A few weeks ago BBC Radio 4’s You and Yours discussed the question ‘Should pornography be discussed as part of sex education?’ The programme was responding to the Children’s Commissioner for England’s press release, which expressed the worry that children’s access to porn “influences their attitudes towards relationships and sex…and there is a correlation between holding violent attitudes and accessing more violent media.” No huge surprises there then: the projected link between violent media and violent acts is now pretty much par for the course in discussions of violent and/or sexual crimes. Take the recent debate about rape porn, triggered by the exhumed internet histories of Mark Bridger and Stuart Hazell. And in general, the association between technology and extremism is oddly ubiquitous.
This is perhaps because online pretty much everything is, by definition, available to everyone. It should arguably be democracy and freedom of expression at its height but it frequently serves to reinforce and ferment different pockets of marginalization. Terrorists can be ‘brainwashed’ and ‘radicalized,’ plots for mass murders can be masturbated and elaborated upon, child pornography is circulated, anorexics can seek ‘pro-ano’ inspiration.
Most young people have now probably watched at least one extreme or sadistic video: a porn star having sex with an animal, a soldier being tortured or beheaded, two girls doing stuff with a cup… In the aforementioned press release, the Deputy Children’s Commissioner Sue Berelowitz reported how, “young perpetrators of sexual abuse describe their activity as ‘like having been in a porn film.’” Technology is pervasive and potentially, when it trips over into our ‘real lives,’ permissive.
In his über controversial, quasi-dystopian, technological-porn novel Crash (I recommend it more as an experience than a ‘good read’ – probably something like trying oysters, or acid, or bungee jumping,) Ballard’s Roth-esque self-named narrator feels transformed by a violent car crash. He finds himself “taking my place with all those scenes of pain and violence that illuminated the margins of our lives” – on television and now, increasingly, computer screens – so that we have a sense of the original, dangerous reality existing on the screen.
In his 1995 introduction to the novel, Ballard refers to this as a reversal of roles, whereby the inner world of the mind comes to represent reality more than the external world around us. Perhaps in the last (almost two) decades this process has gone even further. Ballard talks in the novel of being “de-cerebrated” by machinery; the mind and personality give way and are somehow neutralized, so that they become a sort of passive receptor for the extremes of digital experience.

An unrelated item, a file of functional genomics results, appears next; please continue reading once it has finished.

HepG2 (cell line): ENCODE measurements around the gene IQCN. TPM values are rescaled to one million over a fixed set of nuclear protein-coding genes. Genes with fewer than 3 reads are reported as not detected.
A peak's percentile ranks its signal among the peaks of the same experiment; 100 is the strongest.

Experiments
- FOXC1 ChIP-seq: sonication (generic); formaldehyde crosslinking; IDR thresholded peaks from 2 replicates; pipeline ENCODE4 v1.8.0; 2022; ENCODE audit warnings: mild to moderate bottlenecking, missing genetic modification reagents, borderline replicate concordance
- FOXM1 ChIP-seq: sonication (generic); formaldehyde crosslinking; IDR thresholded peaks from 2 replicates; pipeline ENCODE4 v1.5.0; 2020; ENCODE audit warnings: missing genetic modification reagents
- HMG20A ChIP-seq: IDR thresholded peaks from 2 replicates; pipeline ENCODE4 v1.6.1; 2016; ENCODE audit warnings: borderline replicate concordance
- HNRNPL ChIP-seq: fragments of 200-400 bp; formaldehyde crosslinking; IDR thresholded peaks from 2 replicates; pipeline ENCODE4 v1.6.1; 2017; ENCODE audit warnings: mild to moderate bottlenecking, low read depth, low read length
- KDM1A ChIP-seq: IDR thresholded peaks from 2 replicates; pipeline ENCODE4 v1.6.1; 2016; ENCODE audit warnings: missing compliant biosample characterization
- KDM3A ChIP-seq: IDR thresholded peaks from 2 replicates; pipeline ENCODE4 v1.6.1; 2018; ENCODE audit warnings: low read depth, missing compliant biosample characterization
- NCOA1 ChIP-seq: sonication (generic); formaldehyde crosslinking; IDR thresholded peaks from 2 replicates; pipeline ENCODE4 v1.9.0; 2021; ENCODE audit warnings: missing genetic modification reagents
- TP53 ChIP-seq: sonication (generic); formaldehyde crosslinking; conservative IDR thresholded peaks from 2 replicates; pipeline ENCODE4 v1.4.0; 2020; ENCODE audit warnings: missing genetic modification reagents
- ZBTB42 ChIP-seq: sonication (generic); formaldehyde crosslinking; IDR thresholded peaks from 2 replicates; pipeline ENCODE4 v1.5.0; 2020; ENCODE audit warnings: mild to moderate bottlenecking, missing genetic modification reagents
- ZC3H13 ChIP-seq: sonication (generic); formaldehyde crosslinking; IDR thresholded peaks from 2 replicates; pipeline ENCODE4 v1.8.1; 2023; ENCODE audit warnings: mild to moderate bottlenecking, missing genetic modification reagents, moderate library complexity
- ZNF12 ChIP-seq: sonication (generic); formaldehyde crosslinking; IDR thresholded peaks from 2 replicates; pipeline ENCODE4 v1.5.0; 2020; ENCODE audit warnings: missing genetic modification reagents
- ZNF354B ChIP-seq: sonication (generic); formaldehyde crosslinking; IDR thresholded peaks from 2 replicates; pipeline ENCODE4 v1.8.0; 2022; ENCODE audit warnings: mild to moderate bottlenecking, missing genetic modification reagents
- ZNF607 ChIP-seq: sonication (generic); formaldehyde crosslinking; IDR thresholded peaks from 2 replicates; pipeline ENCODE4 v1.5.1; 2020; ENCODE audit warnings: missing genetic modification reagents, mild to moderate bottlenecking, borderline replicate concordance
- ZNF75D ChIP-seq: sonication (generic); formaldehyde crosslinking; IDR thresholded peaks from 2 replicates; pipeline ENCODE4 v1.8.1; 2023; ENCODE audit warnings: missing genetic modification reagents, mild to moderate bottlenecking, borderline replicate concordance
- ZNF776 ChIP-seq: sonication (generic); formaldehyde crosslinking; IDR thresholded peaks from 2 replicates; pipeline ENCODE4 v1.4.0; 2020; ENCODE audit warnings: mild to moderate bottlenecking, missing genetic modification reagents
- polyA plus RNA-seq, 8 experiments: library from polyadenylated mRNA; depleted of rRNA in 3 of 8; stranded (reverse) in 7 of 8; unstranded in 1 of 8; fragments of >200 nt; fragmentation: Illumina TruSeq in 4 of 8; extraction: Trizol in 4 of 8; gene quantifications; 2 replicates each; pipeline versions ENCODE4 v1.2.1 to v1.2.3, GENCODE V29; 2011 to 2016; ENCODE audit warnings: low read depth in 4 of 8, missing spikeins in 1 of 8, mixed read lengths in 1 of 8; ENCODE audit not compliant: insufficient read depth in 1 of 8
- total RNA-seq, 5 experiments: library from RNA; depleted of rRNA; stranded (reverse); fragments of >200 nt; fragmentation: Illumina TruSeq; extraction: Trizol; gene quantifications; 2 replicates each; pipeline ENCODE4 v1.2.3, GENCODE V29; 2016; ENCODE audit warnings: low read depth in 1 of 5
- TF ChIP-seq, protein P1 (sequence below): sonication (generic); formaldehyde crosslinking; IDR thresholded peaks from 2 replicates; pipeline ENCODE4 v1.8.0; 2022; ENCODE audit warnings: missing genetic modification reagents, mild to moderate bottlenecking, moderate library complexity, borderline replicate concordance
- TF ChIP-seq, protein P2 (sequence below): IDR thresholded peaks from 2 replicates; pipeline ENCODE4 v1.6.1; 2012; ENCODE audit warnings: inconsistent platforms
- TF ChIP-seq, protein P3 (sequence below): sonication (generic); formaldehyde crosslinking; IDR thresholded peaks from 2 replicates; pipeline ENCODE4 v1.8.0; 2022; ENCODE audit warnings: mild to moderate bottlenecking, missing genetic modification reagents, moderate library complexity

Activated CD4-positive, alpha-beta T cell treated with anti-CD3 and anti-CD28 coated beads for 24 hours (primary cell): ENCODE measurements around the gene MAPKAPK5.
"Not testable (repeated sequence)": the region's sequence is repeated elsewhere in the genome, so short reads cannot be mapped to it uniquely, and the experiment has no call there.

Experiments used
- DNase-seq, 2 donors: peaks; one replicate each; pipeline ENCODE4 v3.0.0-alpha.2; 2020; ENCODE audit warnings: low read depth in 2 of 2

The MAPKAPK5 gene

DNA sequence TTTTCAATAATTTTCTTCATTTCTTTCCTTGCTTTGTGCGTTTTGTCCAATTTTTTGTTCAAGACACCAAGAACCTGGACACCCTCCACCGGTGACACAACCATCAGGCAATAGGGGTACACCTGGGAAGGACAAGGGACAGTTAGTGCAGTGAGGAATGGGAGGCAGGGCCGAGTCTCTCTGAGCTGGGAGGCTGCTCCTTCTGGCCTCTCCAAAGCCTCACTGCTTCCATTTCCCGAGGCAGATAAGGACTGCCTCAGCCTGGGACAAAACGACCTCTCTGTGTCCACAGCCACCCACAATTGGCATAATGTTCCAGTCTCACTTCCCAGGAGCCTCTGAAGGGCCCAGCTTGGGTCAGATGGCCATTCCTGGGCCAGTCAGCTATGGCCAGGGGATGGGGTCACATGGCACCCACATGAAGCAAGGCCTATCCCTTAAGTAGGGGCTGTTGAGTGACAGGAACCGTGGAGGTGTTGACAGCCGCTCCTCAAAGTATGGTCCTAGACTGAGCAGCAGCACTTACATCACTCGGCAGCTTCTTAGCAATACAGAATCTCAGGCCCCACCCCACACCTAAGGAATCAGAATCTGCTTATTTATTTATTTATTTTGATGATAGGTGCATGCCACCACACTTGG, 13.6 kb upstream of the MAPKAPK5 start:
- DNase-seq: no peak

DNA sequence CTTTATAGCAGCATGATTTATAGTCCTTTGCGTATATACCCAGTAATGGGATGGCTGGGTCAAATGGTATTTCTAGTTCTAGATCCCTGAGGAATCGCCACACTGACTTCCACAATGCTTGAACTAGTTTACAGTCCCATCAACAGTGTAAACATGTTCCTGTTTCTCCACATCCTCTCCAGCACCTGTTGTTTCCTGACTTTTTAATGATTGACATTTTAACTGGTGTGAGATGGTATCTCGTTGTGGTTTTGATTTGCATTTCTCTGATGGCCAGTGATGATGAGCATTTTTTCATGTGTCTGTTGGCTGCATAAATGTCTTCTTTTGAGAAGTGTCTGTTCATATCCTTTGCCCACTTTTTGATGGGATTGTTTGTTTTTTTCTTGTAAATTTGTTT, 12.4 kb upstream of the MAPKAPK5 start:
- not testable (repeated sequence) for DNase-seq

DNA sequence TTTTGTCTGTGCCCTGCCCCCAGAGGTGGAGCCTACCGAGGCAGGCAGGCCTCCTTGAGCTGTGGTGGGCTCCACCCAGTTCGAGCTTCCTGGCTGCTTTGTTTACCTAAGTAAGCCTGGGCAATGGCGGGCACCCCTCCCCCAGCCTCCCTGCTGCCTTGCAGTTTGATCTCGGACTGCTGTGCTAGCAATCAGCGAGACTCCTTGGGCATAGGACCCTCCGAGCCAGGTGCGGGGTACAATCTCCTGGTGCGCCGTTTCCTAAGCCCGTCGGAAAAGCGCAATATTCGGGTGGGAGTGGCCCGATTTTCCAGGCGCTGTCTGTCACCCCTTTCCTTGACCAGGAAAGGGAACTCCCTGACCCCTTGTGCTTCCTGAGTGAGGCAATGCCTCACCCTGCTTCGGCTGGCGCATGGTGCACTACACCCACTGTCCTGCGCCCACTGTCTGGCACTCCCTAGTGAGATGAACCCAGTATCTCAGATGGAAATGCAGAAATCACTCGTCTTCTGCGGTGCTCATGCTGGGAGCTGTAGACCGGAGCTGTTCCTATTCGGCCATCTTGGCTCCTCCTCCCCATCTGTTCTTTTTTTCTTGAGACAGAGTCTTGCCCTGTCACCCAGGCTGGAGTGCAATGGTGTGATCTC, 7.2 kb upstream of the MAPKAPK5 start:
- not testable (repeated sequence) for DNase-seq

This is true to some extent for a lot of people, for whom technology as a medium is (or is assumed to be) by nature devoid of responsibility, personality or emotion. Typing is like the final coda to desensitized communication: we speak in person, we speak on the phone, we write letters, we text, we instant message, we email, we blog, we tweet, we ‘comment.’ As the list progresses, the face behind the act becomes more blurred: we can obscure the appearance, then the voice, then the handwriting, then the phone number and email address until we become no more than a codified ‘username’ and an empty box for a profile picture. You can literally see or say anything you want, without being accountable.
But when you can say anything with impunity, sometimes you relinquish the right to retrieve it. Technology is both a fleeting nexus of endless possibility, a place where trends and comments can rise and disappear on an endlessly fluctuating, renewed and updated, tide of information. And yet it is also the locus of permanence and indestructibility. Once you ‘share,’ there’s no going back. Popular examples of virtually preserved idiocy that come to my mind include the geniuses that copied the girl they were (somehow both) bitching about and lusting after into their email chat and Kevin’s ludicrous post-date text barrage, which has been circulated internationally. Most of us only have to google ourselves to get our own – hopefully less shaming, but frequently quite bizarre – melee of our previously posted exploits. Email inboxes, photos uploaded on facebook, tweets, comments and links can follow you backwards and forwards in time with all the surreal elasticity of Dalí’s melting watch.